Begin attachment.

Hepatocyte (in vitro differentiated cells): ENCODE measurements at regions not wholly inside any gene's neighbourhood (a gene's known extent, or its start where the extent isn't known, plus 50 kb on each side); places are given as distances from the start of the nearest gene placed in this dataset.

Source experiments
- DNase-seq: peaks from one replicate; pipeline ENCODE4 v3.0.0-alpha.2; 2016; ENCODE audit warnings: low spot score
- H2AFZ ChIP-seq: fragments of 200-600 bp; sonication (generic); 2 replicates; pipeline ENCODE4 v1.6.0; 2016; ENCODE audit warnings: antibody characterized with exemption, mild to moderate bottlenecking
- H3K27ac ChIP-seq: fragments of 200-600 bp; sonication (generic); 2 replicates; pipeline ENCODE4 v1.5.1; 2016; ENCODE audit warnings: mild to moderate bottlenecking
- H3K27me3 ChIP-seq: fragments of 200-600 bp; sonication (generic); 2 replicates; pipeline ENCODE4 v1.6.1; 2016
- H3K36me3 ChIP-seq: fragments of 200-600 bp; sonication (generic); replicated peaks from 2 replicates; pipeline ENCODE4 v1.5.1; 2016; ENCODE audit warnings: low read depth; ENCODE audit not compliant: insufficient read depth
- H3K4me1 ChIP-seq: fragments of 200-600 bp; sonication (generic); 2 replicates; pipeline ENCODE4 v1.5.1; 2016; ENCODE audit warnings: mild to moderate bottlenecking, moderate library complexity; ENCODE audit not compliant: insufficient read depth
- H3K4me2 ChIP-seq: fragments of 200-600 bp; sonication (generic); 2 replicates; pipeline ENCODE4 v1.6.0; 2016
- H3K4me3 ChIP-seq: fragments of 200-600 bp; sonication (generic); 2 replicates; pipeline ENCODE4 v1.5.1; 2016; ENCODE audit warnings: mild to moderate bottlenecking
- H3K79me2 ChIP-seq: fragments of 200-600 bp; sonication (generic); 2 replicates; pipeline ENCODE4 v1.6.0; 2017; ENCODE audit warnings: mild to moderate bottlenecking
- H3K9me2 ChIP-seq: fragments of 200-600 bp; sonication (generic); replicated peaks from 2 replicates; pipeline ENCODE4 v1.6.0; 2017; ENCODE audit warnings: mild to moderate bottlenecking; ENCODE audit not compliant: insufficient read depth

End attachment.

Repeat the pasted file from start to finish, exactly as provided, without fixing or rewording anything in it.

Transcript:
Hepatocyte (in vitro differentiated cells): ENCODE measurements at regions not wholly inside any gene's neighbourhood (a gene's known extent, or its start where the extent isn't known, plus 50 kb on each side); places are given as distances from the start of the nearest gene placed in this dataset.

Source experiments
- DNase-seq: peaks from one replicate; pipeline ENCODE4 v3.0.0-alpha.2; 2016; ENCODE audit warnings: low spot score
- H2AFZ ChIP-seq: fragments of 200-600 bp; sonication (generic); 2 replicates; pipeline ENCODE4 v1.6.0; 2016; ENCODE audit warnings: antibody characterized with exemption, mild to moderate bottlenecking
- H3K27ac ChIP-seq: fragments of 200-600 bp; sonication (generic); 2 replicates; pipeline ENCODE4 v1.5.1; 2016; ENCODE audit warnings: mild to moderate bottlenecking
- H3K27me3 ChIP-seq: fragments of 200-600 bp; sonication (generic); 2 replicates; pipeline ENCODE4 v1.6.1; 2016
- H3K36me3 ChIP-seq: fragments of 200-600 bp; sonication (generic); replicated peaks from 2 replicates; pipeline ENCODE4 v1.5.1; 2016; ENCODE audit warnings: low read depth; ENCODE audit not compliant: insufficient read depth
- H3K4me1 ChIP-seq: fragments of 200-600 bp; sonication (generic); 2 replicates; pipeline ENCODE4 v1.5.1; 2016; ENCODE audit warnings: mild to moderate bottlenecking, moderate library complexity; ENCODE audit not compliant: insufficient read depth
- H3K4me2 ChIP-seq: fragments of 200-600 bp; sonication (generic); 2 replicates; pipeline ENCODE4 v1.6.0; 2016
- H3K4me3 ChIP-seq: fragments of 200-600 bp; sonication (generic); 2 replicates; pipeline ENCODE4 v1.5.1; 2016; ENCODE audit warnings: mild to moderate bottlenecking
- H3K79me2 ChIP-seq: fragments of 200-600 bp; sonication (generic); 2 replicates; pipeline ENCODE4 v1.6.0; 2017; ENCODE audit warnings: mild to moderate bottlenecking
- H3K9me2 ChIP-seq: fragments of 200-600 bp; sonication (generic); replicated peaks from 2 replicates; pipeline ENCODE4 v1.6.0; 2017; ENCODE audit warnings: mild to moderate bottlenecking; ENCODE audit not compliant: insufficient read depth